LAUDERHILL — It was a sweltering Sunday afternoon when Samuel “Sammy” Collie sang and sashayed to the seventies classic I’ve Got the Music in Me while dancers from the Miami Northwestern High School’s PAVAC Performers scampered and catapulted about the stage.
The young entertainers headlined the Bright Star Credit Union/Sistrunk Historical Festival Inc.’s eighth annual Gala Fundraiser on June 5 at the Inverrary Country Club in Lauderhill, delighting about 50 attendees with their talents.
The showcase was planned in conjunction with Black Music Month, which is celebrated in June. The evening’s entertainment, all performed by students rallied by HOT 105 FM’s personality Rodney Baltimore, also included performances by the Elegant School of Modern Dance, Edwin Holland Dance Ensemble, Vision Dance Company and Jacquetta Flager, who sang Jennifer Holiday’s And I’m Telling You I’m Not Going.
“We decided we had to find a way to raise money for scholarships and, since it was all about kids, we would focus on kids, we would showcase kids, we would let kids do the entertainment and that has brought us to this point,” Festival Chairwoman Margaret Birch said in an interview.
Dedicated to ensuring a successful future for children very much like that of the performers, each year the Sistrunk Historical Festival, one of Broward County’s oldest African-American historical and cultural organization, raises thousands of dollars in scholarship money for students pursuing higher education. To date, Sistrunk has awarded more than $15,000 in scholarships to students who may have otherwise been unable to fully pay their tuitions, festival officials said.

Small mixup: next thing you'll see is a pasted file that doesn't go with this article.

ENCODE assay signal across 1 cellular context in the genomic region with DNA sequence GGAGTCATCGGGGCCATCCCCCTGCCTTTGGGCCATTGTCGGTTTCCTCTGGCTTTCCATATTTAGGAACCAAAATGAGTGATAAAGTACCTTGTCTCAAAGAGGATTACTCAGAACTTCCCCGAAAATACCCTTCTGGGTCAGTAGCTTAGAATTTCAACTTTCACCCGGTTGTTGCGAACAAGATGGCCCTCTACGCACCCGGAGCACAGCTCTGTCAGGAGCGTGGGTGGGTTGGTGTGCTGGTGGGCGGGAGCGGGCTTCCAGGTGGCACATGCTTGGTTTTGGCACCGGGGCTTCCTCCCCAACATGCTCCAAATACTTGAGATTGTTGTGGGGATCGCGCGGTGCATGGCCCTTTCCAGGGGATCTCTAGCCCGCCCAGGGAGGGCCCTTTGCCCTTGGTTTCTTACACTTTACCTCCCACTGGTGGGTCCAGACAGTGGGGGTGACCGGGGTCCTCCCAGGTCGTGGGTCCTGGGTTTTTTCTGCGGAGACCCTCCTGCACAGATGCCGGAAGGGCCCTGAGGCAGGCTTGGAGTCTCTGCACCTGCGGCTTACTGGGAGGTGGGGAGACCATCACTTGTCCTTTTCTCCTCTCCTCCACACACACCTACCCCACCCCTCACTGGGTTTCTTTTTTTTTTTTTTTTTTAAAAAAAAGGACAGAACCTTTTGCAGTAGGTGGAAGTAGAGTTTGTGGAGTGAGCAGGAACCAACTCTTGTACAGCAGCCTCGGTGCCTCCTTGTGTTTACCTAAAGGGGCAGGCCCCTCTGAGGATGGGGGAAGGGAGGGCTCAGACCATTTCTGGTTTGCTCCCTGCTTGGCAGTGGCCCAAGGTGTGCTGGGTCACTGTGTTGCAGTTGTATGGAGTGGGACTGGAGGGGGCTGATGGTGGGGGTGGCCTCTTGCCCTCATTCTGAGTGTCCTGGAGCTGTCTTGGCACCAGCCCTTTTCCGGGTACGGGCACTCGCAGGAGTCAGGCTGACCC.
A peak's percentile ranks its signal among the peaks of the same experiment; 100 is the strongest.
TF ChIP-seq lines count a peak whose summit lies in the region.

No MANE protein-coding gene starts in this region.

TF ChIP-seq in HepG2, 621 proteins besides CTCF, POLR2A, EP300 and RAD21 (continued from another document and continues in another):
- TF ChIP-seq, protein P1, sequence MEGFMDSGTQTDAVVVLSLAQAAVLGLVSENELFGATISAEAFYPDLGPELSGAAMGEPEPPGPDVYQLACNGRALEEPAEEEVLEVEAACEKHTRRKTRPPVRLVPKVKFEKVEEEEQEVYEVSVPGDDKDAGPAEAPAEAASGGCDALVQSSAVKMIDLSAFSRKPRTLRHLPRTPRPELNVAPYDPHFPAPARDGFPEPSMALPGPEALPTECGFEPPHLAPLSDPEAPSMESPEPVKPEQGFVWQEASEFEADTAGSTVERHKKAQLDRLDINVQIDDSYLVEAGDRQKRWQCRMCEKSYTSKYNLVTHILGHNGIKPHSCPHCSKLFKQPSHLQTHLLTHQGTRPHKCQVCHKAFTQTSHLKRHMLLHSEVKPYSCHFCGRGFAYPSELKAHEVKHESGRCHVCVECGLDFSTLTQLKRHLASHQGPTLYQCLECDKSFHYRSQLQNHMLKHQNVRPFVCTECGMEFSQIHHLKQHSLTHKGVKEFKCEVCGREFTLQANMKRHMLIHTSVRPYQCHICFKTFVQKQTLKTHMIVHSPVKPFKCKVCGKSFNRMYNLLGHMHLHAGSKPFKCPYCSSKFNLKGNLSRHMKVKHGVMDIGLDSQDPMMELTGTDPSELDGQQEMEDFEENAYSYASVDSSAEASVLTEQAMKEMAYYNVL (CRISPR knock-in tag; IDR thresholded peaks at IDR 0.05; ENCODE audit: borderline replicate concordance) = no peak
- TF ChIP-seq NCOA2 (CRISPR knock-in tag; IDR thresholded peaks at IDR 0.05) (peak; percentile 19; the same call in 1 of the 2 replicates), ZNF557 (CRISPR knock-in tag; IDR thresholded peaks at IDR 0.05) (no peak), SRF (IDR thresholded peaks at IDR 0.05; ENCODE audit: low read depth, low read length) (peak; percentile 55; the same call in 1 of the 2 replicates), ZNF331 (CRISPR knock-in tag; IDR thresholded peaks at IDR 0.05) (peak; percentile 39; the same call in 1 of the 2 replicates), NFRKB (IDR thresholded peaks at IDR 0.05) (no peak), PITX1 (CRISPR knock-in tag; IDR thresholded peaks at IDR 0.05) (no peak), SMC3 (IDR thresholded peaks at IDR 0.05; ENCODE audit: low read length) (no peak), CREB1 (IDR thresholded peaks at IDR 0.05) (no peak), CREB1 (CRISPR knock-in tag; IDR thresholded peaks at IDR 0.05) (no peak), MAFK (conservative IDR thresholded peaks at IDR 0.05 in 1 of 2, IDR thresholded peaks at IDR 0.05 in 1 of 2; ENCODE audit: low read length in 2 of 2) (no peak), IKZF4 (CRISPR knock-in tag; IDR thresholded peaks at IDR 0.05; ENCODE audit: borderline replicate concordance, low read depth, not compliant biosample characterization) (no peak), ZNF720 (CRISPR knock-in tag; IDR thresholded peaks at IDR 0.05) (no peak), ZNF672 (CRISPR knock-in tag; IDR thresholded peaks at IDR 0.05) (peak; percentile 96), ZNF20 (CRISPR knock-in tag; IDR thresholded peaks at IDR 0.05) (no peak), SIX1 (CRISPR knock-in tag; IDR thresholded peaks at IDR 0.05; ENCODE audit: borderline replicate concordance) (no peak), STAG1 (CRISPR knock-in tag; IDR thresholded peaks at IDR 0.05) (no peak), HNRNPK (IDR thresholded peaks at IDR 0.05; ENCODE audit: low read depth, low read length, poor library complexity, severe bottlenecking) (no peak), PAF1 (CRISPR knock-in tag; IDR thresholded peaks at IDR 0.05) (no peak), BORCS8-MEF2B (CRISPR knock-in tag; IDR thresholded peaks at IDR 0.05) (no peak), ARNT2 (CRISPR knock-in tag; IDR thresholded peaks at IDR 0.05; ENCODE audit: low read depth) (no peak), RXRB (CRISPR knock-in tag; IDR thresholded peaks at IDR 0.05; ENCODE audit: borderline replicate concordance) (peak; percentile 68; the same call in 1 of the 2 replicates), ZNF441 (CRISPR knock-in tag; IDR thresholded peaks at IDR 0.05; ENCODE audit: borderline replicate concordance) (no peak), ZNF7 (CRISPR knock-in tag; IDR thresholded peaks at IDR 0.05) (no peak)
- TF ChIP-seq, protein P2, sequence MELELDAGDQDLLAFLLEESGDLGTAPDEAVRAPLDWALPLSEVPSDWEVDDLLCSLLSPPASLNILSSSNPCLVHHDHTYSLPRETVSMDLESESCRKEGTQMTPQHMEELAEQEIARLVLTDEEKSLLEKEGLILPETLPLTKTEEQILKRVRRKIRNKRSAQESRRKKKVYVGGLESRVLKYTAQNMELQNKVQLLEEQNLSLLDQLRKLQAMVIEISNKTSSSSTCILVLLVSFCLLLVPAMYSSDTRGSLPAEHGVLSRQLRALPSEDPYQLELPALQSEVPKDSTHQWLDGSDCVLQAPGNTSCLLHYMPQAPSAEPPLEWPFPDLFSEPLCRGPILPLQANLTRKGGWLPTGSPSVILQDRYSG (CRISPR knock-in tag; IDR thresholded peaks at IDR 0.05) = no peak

Named in honor of Fort Lauderdale’s first black physician, James Sistrunk, for more than 30 years the not-for-profit festival has sponsored cultural, social, political and educational events to increase awareness of the contributions of the diverse community, as well as celebrate the accomplishments of the African Diaspora.
Festival officials rely heavily on the generosity of friends, supporters and corporations to sponsor their programs that include an annual parade and street festival attended by thousands of people who turn out to socialize, enjoy the entertainment and take part in family-centered activities.
The annual scholarship fundraiser dinner and entertainment show has rapidly become another one of their most prominent events.
“I am just excited because of the fact that it is for the young people. And I know our family very much respects any organization that tries to improve the lives of young people, because they are our future. That’s why we wanted to come and support it,” said Janice Inokon, a great-grandniece of Sistrunk’s.
This year, the festival partnered with the Broward Education Foundation and the Community Foundation of Broward in making available three $1,500 scholarships to students graduating from either Boyd Anderson, Dillard, Fort Lauderdale or Stranahan high schools with an accumulated GPA of between 2.5 and 3.5, who have accumulated at least 100 community service hours, and who show personal leadership qualities as demonstrated in extra curricular school and community activities, or to a full-time student at any accredited college, university or technical school. Applications were accepted until June 9 and the winners will be announced later.
Next year, the festival plans to increase either the dollar amount or the number of scholarships awarded, Birch said.
For Samuel Collie, 16, the future looks bright. For now, the 10th-grader is busy carving a niche for himself as an entertainer. He recently sang the National Anthem at the start of a rally that ended up in Tallahassee to protest government cuts in funding for Florida’s public schools. He also shared the stage with legendary singer Chaka Khan, who was being honored at the Hollywood Walk of Fame in Los Angeles.
“It was amazing,” Samuel said of the experience. “I’m getting a lot of calls now from managers and agents. In the future, I see myself on Broadway singing, dancing and acting.”